On Mon, Apr 18, 2016 at 11:34 AM, Tom Lane <t...@sss.pgh.pa.us> wrote: > Andres Freund <and...@anarazel.de> writes: >> On 2016-04-18 11:24:07 -0400, Tom Lane wrote: >>> (The thing that gave me pause about this was noticing that I could not >>> start two such postmasters concurrently on my RHEL6 box, without changing >>> the default system limits on number of SysV semaphores.) > >> Hm, is that different before/after the patch? Because afaics at around >> NBuffers = 1000, the number of semaphores should be lower after the >> patch? > > Yeah, that was probably the argument we used before. But it's true that a > postmaster built with --disable-spinlocks is harder to test than one built > without (because you're going from ~100 semas to ~1100 semas, at default > configuration). If we believe that the main real use-case for this switch > is testing, that's not a very nice property. > > The bottom line IMO is that --disable-spinlocks is actually not that awful > for low-stress, low-concurrency scenarios; for example, it doesn't change > the runtime of make installcheck-parallel very much for me. On the other > hand, for high-concurrency scenarios you'd darn well better get a real > spinlock implementation. Given that sort of scope of use, it seems like > a hundred or so underlying semas should be plenty, and it'd be less likely > to cause operational problems than 1024.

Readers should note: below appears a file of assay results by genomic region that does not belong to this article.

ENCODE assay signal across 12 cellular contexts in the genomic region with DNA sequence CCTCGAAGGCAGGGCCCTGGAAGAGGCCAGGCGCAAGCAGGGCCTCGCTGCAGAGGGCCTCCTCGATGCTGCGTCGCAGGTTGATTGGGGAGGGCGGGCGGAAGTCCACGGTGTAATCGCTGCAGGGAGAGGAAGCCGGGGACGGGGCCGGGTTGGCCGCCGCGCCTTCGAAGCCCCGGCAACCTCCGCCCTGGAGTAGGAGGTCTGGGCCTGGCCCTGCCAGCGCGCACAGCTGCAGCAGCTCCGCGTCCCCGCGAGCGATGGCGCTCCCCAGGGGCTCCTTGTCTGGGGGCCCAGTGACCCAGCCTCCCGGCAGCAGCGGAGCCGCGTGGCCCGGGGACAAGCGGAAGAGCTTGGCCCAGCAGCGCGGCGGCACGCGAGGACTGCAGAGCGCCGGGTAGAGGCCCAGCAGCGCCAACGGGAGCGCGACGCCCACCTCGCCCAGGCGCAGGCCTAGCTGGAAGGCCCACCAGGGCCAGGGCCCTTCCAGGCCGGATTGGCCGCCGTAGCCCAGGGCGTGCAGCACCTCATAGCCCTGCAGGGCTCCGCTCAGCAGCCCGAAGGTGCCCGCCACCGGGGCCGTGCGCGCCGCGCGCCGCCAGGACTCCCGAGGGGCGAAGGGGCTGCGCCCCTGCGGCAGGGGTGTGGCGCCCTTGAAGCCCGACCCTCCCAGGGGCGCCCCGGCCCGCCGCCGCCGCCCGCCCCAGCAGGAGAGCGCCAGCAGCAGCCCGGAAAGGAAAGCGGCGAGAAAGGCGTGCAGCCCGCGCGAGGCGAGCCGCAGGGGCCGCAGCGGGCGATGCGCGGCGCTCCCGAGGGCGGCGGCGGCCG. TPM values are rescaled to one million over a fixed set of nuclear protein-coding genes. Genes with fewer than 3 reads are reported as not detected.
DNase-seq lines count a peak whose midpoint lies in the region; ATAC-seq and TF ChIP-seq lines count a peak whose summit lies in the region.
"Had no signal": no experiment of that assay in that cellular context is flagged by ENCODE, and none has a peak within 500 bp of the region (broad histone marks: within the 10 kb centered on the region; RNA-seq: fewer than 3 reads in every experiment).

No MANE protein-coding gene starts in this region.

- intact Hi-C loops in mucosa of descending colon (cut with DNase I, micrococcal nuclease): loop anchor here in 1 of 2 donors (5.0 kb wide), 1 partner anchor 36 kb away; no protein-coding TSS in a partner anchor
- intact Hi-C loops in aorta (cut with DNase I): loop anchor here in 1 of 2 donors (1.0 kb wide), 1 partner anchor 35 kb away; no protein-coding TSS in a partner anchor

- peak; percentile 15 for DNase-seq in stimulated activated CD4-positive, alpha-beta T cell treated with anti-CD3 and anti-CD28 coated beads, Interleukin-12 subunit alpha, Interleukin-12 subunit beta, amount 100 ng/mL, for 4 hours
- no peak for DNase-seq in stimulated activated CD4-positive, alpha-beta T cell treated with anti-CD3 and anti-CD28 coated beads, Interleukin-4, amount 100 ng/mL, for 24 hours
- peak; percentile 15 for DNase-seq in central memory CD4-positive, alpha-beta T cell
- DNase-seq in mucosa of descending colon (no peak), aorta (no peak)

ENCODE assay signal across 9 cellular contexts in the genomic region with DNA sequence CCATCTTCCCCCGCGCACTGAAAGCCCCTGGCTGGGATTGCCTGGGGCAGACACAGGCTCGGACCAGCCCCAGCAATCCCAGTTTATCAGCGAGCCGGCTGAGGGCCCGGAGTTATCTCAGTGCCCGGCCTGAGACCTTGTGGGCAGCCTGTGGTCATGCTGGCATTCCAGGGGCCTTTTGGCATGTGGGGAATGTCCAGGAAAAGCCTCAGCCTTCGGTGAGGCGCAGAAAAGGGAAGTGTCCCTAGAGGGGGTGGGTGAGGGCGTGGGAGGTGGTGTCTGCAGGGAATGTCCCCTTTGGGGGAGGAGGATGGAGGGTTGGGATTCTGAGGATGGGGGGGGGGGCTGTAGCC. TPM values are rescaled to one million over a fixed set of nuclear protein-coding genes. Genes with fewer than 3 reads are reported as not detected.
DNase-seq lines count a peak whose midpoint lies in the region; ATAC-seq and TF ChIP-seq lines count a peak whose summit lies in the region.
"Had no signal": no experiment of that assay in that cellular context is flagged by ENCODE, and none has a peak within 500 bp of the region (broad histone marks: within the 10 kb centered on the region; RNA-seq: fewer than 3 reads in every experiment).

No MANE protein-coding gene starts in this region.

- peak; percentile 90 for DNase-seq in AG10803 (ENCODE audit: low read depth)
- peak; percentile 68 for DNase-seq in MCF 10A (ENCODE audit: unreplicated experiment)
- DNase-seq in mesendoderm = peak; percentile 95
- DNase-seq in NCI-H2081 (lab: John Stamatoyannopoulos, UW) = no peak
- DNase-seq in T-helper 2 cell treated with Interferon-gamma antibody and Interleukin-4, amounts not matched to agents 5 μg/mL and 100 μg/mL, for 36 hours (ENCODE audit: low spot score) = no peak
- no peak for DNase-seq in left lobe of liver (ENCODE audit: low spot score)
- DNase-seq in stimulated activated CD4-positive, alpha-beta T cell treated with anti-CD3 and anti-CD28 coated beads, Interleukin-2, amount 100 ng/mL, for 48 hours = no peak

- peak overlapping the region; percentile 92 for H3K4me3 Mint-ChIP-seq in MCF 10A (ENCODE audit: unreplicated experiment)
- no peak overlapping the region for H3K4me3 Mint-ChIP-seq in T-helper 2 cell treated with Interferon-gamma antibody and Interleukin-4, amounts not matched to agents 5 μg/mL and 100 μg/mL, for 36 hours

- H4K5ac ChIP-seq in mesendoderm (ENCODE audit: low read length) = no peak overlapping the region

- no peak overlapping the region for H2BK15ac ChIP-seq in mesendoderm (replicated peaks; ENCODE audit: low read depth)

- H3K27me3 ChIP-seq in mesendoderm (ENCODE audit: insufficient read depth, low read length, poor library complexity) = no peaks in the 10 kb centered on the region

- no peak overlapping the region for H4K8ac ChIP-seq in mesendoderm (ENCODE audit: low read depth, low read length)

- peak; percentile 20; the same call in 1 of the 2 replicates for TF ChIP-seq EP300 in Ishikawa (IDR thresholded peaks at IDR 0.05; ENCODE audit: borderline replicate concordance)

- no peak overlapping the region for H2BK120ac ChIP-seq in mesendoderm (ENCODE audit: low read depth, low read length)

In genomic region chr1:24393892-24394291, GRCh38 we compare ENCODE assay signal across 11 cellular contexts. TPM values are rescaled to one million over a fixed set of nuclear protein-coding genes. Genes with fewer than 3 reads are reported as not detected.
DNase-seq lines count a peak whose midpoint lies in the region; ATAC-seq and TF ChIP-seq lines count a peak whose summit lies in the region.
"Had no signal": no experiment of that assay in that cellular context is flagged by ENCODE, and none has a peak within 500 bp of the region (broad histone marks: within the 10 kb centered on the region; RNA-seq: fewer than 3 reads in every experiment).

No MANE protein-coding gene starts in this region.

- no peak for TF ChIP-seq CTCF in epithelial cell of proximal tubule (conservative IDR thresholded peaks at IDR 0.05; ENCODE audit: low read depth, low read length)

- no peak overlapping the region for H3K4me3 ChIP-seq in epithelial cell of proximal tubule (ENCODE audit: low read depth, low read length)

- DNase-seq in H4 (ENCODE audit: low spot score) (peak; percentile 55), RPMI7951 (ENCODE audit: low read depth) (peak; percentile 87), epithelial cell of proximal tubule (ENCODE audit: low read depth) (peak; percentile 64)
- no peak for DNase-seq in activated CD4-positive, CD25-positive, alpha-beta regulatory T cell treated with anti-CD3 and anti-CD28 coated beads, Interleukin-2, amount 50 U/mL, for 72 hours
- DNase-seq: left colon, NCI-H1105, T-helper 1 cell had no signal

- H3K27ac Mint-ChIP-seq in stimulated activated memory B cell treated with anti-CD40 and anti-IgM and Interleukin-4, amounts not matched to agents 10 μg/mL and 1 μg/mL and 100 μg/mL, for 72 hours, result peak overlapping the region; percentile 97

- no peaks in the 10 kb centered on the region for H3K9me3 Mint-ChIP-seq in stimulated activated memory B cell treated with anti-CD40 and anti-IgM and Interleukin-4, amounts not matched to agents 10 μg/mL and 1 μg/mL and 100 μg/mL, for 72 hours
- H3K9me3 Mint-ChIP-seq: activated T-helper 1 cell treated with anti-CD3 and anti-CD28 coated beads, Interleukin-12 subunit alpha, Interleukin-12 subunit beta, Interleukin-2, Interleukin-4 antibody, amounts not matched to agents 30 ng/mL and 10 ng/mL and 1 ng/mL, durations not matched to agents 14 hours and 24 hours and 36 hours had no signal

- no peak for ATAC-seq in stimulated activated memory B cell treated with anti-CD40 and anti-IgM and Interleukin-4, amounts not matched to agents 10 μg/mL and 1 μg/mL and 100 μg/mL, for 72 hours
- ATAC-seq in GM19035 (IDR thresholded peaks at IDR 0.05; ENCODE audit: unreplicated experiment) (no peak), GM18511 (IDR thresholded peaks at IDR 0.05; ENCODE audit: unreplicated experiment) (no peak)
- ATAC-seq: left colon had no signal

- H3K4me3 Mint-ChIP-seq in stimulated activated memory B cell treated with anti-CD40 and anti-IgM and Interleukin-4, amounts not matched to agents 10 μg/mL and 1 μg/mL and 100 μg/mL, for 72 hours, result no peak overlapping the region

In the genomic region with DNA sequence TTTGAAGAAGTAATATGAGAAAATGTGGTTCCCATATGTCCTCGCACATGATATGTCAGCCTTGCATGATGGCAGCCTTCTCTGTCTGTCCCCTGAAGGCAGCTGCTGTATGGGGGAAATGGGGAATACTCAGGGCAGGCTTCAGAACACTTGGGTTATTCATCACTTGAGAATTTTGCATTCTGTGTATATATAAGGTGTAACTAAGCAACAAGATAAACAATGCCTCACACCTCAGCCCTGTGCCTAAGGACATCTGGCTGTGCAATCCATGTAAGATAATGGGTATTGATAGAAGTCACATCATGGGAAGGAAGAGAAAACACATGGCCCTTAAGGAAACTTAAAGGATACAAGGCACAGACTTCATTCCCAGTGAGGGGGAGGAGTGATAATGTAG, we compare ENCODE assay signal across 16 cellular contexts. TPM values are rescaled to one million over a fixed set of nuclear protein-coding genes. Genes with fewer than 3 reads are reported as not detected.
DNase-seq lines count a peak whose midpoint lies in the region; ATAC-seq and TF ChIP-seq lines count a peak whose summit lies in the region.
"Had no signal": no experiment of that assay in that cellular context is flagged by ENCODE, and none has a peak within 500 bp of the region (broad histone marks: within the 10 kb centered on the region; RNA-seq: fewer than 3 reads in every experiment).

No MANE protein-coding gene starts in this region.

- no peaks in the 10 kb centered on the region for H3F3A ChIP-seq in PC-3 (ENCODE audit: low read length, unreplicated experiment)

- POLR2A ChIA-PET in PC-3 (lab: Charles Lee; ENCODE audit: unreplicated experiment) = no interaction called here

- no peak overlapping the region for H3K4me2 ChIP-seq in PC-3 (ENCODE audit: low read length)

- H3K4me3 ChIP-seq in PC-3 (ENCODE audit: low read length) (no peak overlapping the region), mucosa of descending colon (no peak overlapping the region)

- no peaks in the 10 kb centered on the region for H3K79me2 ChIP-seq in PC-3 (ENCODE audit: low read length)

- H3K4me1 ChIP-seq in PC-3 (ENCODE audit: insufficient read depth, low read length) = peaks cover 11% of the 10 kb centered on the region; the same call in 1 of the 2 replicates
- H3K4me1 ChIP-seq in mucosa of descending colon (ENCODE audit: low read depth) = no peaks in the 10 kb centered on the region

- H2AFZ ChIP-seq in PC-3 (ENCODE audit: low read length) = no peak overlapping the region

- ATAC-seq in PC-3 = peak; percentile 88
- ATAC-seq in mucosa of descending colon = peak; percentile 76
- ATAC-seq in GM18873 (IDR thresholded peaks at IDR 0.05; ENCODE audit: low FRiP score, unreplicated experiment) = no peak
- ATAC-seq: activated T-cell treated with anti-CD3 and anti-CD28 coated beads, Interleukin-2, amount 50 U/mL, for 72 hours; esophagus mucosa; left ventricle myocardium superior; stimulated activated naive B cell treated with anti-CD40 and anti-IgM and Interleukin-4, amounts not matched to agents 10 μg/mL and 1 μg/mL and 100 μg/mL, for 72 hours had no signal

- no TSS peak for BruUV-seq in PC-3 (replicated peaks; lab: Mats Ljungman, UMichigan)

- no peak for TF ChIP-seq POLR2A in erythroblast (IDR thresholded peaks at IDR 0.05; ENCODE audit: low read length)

I suppose that's probably true. I thought surely any system worth its salt wouldn't have a problem with 1024 semaphores, but a quick Google search for "hp-ux semmns" turned up this page: -- Robert Haas EnterpriseDB: http://www.enterprisedb.com The Enterprise PostgreSQL Company -- Sent via pgsql-hackers mailing list (email@example.com) To make changes to your subscription: http://www.postgresql.org/mailpref/pgsql-hackers